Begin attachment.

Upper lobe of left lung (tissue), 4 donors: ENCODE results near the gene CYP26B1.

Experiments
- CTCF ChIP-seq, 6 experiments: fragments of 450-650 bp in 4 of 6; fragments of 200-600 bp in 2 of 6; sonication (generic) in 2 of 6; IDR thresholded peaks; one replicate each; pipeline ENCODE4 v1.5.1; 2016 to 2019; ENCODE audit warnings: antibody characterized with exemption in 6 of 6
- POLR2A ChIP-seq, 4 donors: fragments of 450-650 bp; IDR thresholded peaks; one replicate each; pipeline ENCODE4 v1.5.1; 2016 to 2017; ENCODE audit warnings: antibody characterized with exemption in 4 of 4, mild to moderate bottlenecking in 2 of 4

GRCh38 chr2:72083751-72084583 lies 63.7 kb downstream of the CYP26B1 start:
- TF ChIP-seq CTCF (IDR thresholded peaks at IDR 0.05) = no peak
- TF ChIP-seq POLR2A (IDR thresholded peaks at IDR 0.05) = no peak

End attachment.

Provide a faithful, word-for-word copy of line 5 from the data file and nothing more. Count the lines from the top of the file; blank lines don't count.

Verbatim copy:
GRCh38 chr2:72083751-72084583 lies 63.7 kb downstream of the CYP26B1 start: